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At any time, the city will announce that it is in the running to host the World Drone Owners Symposium or a Star Trek convention. Council leaders will say the city has long been at the forefront of fantastic space technology. There will be “results” and “deliveries” everywhere.
This Cop26 was awesome, wasn’t it? Apart from the fact that no one is quite sure that anything significant has been achieved. Despite all the promise, there were very few ways to fend off the forces of creeping capitalism that are causing the bulk of carbon emissions. Much of this is because they bribed corrupt governments in poor countries to let them grow cheaply in those wild, green areas that provide the lungs of the world.
Meanwhile, Glasgow’s hospitality leaders are still looking for a sense of purpose and leadership from national and local governments to help the nightlife economy recover from the pandemic and the effects of extreme Brexit on the Supply Chain. But in the meantime, the city council has stealthily increased parking fees by 25% … just as downtown businesses try to recoup their Covid losses.
The only growth has been in multi-storey Portakabins and storage units masquerading as student accommodation for a grand a month. Large swathes of the west and north-east of the city center are rapidly turning Glasgow into the world’s largest bedroom community for wealthy overseas students looking for an ‘experience’ while working-class students are told to sleep on someone’s floor or delay their education until they can get affordable housing.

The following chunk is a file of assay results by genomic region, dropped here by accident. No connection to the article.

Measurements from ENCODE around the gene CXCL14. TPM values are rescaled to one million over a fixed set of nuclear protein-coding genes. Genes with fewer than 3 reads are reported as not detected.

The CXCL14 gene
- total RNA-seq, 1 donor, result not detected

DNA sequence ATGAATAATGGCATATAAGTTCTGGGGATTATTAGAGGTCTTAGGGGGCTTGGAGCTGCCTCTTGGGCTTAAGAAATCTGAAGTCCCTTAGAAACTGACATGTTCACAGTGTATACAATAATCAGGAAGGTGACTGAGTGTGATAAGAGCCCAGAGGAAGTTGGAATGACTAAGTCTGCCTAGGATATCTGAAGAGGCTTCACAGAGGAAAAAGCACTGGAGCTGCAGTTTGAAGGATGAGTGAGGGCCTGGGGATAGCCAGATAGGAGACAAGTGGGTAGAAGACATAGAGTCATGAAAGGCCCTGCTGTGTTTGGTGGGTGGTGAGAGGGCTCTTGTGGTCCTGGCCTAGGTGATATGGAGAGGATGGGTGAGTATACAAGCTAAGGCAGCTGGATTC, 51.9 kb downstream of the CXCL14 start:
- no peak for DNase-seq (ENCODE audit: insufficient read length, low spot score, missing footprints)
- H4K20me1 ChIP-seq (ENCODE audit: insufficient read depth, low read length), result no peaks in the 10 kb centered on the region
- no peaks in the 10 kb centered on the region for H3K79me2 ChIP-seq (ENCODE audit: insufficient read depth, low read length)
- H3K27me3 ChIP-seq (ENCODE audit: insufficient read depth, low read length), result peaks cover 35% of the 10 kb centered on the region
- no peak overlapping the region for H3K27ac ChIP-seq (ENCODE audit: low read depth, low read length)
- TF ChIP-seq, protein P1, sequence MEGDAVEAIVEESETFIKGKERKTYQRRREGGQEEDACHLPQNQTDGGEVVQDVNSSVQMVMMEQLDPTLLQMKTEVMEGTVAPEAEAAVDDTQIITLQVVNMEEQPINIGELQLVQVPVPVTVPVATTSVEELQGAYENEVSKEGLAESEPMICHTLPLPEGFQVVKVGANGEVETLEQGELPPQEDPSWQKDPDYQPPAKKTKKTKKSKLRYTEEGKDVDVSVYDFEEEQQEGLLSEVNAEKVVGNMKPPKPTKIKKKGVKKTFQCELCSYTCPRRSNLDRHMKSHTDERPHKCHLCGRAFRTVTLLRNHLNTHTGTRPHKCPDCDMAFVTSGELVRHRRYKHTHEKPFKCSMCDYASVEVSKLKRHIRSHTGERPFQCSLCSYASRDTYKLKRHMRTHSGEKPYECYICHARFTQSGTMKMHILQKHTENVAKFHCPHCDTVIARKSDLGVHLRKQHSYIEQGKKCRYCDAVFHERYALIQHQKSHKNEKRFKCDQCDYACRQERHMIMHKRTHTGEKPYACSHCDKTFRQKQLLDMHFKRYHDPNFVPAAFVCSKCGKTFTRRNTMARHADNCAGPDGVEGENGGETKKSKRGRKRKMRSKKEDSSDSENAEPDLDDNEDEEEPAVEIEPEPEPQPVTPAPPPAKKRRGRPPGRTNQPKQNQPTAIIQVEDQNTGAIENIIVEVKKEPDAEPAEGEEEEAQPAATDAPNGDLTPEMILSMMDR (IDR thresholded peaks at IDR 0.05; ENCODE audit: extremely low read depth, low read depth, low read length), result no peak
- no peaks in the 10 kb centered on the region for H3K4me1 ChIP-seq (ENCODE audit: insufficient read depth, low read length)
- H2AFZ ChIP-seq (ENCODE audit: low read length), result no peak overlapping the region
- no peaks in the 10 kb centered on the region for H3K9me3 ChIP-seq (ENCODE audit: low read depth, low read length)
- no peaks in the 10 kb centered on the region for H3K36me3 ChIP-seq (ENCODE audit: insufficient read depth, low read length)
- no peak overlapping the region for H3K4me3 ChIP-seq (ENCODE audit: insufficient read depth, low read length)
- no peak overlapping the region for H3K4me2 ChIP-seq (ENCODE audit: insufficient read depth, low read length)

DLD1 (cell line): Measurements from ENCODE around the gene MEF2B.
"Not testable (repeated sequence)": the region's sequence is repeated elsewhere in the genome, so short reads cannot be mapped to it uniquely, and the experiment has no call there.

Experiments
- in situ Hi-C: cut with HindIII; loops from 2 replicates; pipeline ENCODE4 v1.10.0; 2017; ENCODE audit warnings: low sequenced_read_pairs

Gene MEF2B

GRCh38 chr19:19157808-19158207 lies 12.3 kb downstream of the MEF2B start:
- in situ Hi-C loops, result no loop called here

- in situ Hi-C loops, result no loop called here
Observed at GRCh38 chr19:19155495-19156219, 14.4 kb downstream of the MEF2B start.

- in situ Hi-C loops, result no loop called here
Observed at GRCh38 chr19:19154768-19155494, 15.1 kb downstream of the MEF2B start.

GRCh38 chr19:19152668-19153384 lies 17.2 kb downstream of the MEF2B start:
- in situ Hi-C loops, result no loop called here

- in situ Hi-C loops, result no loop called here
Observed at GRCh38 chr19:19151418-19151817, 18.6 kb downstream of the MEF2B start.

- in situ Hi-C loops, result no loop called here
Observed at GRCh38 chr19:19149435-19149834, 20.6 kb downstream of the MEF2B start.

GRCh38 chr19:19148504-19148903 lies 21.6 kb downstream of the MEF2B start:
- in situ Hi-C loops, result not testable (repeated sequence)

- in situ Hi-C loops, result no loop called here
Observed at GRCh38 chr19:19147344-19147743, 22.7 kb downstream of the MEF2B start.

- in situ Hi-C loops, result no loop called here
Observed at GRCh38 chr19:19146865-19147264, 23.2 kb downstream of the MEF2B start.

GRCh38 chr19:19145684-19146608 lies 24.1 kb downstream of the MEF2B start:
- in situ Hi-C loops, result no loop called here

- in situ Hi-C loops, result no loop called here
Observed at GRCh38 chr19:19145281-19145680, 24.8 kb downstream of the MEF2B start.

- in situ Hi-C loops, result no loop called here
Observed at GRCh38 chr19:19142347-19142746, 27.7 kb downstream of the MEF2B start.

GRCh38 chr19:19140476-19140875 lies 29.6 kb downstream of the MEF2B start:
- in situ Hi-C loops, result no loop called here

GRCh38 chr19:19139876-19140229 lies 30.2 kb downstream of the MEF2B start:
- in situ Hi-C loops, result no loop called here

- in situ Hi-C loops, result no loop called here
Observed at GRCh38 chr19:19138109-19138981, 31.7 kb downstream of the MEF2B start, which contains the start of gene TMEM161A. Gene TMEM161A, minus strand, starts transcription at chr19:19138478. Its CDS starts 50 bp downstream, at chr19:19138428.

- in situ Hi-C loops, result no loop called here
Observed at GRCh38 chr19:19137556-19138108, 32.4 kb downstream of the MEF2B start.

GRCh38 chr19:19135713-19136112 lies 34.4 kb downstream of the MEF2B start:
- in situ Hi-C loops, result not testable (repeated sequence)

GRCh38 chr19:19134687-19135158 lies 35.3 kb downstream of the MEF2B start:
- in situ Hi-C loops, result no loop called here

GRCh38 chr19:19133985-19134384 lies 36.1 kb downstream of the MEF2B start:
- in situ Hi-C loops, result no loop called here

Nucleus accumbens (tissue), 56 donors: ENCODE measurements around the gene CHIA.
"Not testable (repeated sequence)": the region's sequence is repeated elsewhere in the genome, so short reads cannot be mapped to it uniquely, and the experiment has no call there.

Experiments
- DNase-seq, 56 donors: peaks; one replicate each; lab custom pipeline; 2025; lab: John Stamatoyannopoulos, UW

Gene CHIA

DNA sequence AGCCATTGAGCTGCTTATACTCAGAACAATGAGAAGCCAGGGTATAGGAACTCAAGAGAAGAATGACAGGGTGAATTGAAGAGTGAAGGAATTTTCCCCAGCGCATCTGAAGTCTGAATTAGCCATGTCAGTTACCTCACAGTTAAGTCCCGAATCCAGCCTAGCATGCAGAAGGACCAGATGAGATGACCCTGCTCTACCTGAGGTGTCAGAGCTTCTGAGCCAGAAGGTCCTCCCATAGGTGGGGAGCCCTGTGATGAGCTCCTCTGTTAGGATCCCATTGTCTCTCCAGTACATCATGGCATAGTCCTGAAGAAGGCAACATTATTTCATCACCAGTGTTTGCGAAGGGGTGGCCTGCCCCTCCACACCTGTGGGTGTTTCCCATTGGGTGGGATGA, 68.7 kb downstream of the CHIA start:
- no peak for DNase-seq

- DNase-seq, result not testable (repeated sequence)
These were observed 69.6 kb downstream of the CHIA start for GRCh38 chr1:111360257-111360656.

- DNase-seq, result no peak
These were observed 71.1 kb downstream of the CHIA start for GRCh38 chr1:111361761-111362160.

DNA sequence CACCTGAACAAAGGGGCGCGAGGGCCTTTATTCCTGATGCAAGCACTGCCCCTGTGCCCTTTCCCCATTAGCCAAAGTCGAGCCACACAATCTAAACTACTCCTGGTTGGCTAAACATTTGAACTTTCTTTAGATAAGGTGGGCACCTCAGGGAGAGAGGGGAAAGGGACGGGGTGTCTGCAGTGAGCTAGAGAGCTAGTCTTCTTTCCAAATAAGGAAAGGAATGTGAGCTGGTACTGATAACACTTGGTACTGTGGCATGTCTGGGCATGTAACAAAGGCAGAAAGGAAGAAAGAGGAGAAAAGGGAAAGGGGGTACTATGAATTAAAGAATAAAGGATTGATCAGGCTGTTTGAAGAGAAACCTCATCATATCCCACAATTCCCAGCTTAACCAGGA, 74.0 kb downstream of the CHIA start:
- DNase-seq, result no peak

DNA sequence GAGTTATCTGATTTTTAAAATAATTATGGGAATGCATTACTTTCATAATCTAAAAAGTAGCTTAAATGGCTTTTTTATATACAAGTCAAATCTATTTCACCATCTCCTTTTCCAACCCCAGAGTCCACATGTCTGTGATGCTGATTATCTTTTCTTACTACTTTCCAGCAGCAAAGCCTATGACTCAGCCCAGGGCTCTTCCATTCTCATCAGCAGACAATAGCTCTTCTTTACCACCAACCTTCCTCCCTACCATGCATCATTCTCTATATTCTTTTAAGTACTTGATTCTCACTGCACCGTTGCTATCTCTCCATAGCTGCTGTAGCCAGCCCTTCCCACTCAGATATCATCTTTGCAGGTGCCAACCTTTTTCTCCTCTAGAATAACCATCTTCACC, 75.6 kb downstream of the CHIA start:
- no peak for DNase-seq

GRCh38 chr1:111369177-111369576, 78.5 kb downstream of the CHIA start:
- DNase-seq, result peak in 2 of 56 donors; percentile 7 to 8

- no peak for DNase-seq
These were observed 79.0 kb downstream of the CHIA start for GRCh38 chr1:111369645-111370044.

At least failing to secure the Eurovision Song Contest will spare us the sickening spectacle of dozens of third-rate Scottish politicians saying ‘we’re doing this for Ukraine’, NATO clients in their war by proxy to bring Russia to heel. And we won’t have them with an assortment of media loafers live-tweeting their newly discovered appreciation for Scandinavian Oompah metal and the enthusiastic Baltic House mafias.
In a series of articles over the past two years, Donald Macleod, one of Scotland’s biggest nightclub entrepreneurs, has blasted the Scottish government for its adamant refusal to help them during and after the lockdown. Earlier this year he encouraged them to revisit the idea of a Night Commissioner, or ‘Night Tsar’, which has been crucial in helping Manchester’s entertainment sector recover.
“Our sector faces enormous challenges,” he wrote. “And we must remember that this role is not a panacea, but with employment levels well below pre-pandemic levels and dramatic falls in footfall, trade and rising costs and supply chain issues that are hampering any recovery, it’s definitely time to revisit this idea.”
Glasgow is already one of the world’s fastest growing entertainment hubs for new bands and new sounds. It has an indigenous music scene which regularly produces a treadmill of original artists like Gerry Cinnamon and Chvrches.
The entertainment economy that helped them emerge is being hit and staging another big budget event like Eurovision for the benefit of the itinerant, affluent demimonde won’t help either.